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Barbed exchanges between CM and poverty pressure group

The Chief Minister Fabian Picardo and pressure group Action for Poverty yesterday clashed over the Government’s approach to the issue of poverty.
In the first salvo, the Action for Poverty group said it took the “unprecedented step” of ending a meeting owing to the “unsympathetic” attitude of Mr Picardo.
But in hitting back Mr Picardo said the GSLP/Liberal Government has done more to curb poverty in Gibraltar than any member of Action for Poverty.
Describing the pressure group’s statement as “utter nonsense”, Mr Picardo said: “Our action has seen the minimum wage increase more than ever in our history.”
“We have - for the first time ever - supported Community Care providing at least the minimum wage to all pensioners.”
“We have shown real, human understanding of the issues facing members of our community,” he added.
Additionally, Mr Picardo said the AOP group has fractureed because the arguments that is has put are not based on reality but based on an agenda which is not straightforward but clearly designed to politicise the hardship that some are experiencing.
In this regard, Mr Picardo highlighted that the Divorced Women's Association has already left AOP which is an umbrella organisation comprising the Private Sector Pensioners and Workers Association, Unite the Union, and Equality Rights Group.
Mr Picardo therefore insisted: “It is not fair to play with people's emotions and it is not fair to attack a Government that has done more than any other.”
“We have invested more in working people than ever before and the AOP statement will crash against the reality of what we have done when the time comes for people to judge our political actions.”
“Of course people want more and we want to do more, but there is no government in the world than can deliver everything that everyone wants - in particular public sector, non-contributory pensions to private sector workers who have chosen not contributed to any pension scheme.”
“Let's be clear, that is what this is about. In my last meeting with AOP they were asking me to pay every private sector pensioner a pension of at least £24,000. That is what they, in particular the Private Pensioners Association, want.”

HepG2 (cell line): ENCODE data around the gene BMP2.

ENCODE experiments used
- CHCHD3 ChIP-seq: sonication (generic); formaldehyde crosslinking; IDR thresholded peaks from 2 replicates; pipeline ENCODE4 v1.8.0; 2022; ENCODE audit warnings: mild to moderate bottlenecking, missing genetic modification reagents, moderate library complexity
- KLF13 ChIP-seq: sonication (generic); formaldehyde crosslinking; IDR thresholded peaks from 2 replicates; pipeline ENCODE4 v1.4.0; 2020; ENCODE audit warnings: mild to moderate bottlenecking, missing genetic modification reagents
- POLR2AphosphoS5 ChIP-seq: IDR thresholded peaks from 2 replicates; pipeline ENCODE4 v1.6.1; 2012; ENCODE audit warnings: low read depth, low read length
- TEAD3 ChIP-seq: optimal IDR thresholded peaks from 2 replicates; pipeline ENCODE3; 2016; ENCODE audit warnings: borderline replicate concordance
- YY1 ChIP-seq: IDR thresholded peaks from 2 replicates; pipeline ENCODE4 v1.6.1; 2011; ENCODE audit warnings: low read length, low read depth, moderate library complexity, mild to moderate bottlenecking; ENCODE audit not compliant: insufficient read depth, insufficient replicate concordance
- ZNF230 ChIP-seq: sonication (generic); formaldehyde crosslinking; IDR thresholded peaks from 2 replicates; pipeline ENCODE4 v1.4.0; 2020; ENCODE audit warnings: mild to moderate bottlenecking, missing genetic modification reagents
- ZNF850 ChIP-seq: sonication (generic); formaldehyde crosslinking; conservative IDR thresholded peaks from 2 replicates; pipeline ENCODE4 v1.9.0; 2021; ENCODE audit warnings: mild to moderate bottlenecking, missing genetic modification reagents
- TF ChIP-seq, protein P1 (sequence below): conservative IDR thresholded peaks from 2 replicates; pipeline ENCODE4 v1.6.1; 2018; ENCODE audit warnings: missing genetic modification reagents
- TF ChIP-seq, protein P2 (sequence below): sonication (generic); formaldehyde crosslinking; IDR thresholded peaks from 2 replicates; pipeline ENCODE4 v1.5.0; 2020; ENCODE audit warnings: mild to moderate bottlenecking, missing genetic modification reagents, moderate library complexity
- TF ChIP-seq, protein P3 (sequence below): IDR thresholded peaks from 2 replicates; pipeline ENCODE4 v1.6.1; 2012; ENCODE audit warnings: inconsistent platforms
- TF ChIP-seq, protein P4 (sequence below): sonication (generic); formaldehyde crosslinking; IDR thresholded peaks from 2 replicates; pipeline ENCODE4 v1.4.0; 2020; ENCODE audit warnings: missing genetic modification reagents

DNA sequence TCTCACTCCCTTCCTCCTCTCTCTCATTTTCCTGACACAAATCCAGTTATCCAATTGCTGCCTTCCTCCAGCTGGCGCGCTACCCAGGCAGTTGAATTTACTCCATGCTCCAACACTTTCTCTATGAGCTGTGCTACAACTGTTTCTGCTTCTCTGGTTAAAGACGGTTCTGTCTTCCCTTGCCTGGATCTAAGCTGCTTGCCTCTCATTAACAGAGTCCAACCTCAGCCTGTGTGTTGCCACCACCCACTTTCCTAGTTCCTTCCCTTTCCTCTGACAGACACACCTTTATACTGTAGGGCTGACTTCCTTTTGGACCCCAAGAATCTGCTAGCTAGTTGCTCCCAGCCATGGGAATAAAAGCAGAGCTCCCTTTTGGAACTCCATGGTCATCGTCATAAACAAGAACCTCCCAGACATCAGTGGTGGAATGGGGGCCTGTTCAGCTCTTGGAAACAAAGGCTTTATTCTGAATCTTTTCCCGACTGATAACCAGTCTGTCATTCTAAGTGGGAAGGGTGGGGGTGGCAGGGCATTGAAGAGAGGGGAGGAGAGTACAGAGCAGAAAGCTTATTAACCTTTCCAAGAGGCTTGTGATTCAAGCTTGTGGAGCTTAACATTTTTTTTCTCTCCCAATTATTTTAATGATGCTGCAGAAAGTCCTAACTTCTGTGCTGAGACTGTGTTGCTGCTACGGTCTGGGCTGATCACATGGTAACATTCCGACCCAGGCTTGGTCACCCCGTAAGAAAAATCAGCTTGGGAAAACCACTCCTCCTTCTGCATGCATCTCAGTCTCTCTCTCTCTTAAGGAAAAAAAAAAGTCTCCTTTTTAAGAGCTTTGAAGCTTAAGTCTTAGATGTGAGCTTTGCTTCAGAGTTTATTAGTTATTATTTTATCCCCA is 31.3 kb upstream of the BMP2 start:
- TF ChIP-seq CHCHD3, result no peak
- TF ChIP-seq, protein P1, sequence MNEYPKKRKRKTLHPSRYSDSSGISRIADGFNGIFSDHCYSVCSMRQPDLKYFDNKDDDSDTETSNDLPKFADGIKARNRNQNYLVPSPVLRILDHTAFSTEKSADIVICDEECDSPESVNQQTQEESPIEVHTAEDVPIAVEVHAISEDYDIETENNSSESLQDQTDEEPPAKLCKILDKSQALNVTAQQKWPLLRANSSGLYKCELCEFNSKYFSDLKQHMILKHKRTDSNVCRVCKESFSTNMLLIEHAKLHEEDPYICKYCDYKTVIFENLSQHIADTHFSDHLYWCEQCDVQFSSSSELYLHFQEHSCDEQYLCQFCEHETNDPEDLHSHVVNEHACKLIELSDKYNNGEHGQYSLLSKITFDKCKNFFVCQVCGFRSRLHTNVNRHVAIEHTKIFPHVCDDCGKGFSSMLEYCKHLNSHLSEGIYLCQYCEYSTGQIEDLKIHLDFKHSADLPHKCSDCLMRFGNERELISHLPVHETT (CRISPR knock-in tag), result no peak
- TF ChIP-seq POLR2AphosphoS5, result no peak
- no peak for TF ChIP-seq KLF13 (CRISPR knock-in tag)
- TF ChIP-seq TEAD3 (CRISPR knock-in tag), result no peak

Mr Picardo said this was an undeliverable and illegitimate claim which underlies the group’s attack on him.
“I am confident that the electorate will see through this transparent attack. I invite AOP to take a more realistic and less pugilistic approach."
But according to Action for Poverty Mr Picardo “refuses to listen to the reality around him” in respect of the “poverty in our midst”.
“This, at a time when he himself is expecting a substantial budget surplus in the coming financial year, a surplus that gives government room to settle injustices,” the group said.
“The Private Sector Pensioners and Workers Association is not demanding hand-outs. It is not demanding privileged treatment. It fully recognises that means-testing claims can be a fair approach to Social Security.”
“But we consider it reasonable for the elderly, and especially those who have a less dignified existence in our community, to be listened to not just be met in a brick wall of preconceptions by Government, and for it to ‘man up’ and admit the existence of poverty in our midst.”
“That admission would not be failure. Instead, it would be the sign that the Administration deserves our trust in a climate where the rich are getting richer and room for the less well-off in our society is getting scarcer and scarcer.”
“While fiscal and other facilities of varying kinds are being doled out to the more fortunate among us, the vulnerable, it appears, are being increasingly uninvited to the feast.”
Action on Poverty said it will step up its work to highlight the needs and demands of the less well-off in society.

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